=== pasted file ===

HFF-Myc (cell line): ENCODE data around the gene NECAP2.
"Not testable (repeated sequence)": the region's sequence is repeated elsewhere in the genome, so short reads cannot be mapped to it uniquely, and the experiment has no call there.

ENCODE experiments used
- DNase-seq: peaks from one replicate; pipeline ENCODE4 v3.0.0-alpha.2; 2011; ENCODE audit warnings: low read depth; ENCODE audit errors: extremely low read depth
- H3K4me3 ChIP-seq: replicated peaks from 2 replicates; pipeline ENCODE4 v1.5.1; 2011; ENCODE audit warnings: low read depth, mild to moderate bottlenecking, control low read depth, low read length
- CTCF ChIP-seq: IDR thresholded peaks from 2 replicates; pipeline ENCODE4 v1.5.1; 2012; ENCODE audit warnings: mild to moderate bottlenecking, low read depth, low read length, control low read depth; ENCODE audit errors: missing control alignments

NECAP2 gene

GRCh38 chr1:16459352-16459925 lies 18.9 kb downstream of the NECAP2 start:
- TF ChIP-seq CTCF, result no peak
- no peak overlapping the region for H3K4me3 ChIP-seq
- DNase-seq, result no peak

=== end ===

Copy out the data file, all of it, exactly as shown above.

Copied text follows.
HFF-Myc (cell line): ENCODE data around the gene NECAP2.
"Not testable (repeated sequence)": the region's sequence is repeated elsewhere in the genome, so short reads cannot be mapped to it uniquely, and the experiment has no call there.

ENCODE experiments used
- DNase-seq: peaks from one replicate; pipeline ENCODE4 v3.0.0-alpha.2; 2011; ENCODE audit warnings: low read depth; ENCODE audit errors: extremely low read depth
- H3K4me3 ChIP-seq: replicated peaks from 2 replicates; pipeline ENCODE4 v1.5.1; 2011; ENCODE audit warnings: low read depth, mild to moderate bottlenecking, control low read depth, low read length
- CTCF ChIP-seq: IDR thresholded peaks from 2 replicates; pipeline ENCODE4 v1.5.1; 2012; ENCODE audit warnings: mild to moderate bottlenecking, low read depth, low read length, control low read depth; ENCODE audit errors: missing control alignments

NECAP2 gene

GRCh38 chr1:16459352-16459925 lies 18.9 kb downstream of the NECAP2 start:
- TF ChIP-seq CTCF, result no peak
- no peak overlapping the region for H3K4me3 ChIP-seq
- DNase-seq, result no peak